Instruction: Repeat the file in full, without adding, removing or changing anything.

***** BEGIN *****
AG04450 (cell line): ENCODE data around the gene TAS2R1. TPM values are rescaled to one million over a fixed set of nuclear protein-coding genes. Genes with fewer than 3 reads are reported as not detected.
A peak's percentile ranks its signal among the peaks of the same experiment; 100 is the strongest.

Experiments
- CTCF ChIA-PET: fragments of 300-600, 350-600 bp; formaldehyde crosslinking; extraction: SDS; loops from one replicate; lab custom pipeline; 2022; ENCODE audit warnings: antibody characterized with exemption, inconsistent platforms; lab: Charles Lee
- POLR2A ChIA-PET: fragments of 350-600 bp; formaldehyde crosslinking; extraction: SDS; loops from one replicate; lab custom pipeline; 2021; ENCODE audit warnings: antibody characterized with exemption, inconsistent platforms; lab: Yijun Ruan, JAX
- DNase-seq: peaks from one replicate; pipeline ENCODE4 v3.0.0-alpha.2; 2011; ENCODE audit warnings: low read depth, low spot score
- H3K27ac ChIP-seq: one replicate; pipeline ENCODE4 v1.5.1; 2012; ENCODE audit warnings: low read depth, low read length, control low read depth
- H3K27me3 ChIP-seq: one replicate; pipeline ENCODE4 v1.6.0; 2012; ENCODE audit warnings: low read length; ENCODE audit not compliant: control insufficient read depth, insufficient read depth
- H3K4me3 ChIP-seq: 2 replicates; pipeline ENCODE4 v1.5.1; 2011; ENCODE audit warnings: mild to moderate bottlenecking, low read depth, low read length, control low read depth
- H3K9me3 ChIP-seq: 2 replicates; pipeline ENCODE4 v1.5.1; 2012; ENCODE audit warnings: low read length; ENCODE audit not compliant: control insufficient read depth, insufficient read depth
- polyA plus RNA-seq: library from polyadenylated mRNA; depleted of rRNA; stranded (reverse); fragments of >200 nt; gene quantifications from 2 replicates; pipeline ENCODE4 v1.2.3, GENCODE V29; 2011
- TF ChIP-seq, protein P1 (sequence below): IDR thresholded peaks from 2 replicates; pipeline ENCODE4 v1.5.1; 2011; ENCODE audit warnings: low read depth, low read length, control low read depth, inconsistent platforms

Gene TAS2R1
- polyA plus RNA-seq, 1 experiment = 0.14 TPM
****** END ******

AG04450 (cell line): ENCODE data around the gene TAS2R1. TPM values are rescaled to one million over a fixed set of nuclear protein-coding genes. Genes with fewer than 3 reads are reported as not detected.
A peak's percentile ranks its signal among the peaks of the same experiment; 100 is the strongest.

Experiments
- CTCF ChIA-PET: fragments of 300-600, 350-600 bp; formaldehyde crosslinking; extraction: SDS; loops from one replicate; lab custom pipeline; 2022; ENCODE audit warnings: antibody characterized with exemption, inconsistent platforms; lab: Charles Lee
- POLR2A ChIA-PET: fragments of 350-600 bp; formaldehyde crosslinking; extraction: SDS; loops from one replicate; lab custom pipeline; 2021; ENCODE audit warnings: antibody characterized with exemption, inconsistent platforms; lab: Yijun Ruan, JAX
- DNase-seq: peaks from one replicate; pipeline ENCODE4 v3.0.0-alpha.2; 2011; ENCODE audit warnings: low read depth, low spot score
- H3K27ac ChIP-seq: one replicate; pipeline ENCODE4 v1.5.1; 2012; ENCODE audit warnings: low read depth, low read length, control low read depth
- H3K27me3 ChIP-seq: one replicate; pipeline ENCODE4 v1.6.0; 2012; ENCODE audit warnings: low read length; ENCODE audit not compliant: control insufficient read depth, insufficient read depth
- H3K4me3 ChIP-seq: 2 replicates; pipeline ENCODE4 v1.5.1; 2011; ENCODE audit warnings: mild to moderate bottlenecking, low read depth, low read length, control low read depth
- H3K9me3 ChIP-seq: 2 replicates; pipeline ENCODE4 v1.5.1; 2012; ENCODE audit warnings: low read length; ENCODE audit not compliant: control insufficient read depth, insufficient read depth
- polyA plus RNA-seq: library from polyadenylated mRNA; depleted of rRNA; stranded (reverse); fragments of >200 nt; gene quantifications from 2 replicates; pipeline ENCODE4 v1.2.3, GENCODE V29; 2011
- TF ChIP-seq, protein P1 (sequence below): IDR thresholded peaks from 2 replicates; pipeline ENCODE4 v1.5.1; 2011; ENCODE audit warnings: low read depth, low read length, control low read depth, inconsistent platforms

Gene TAS2R1
- polyA plus RNA-seq, 1 experiment = 0.14 TPM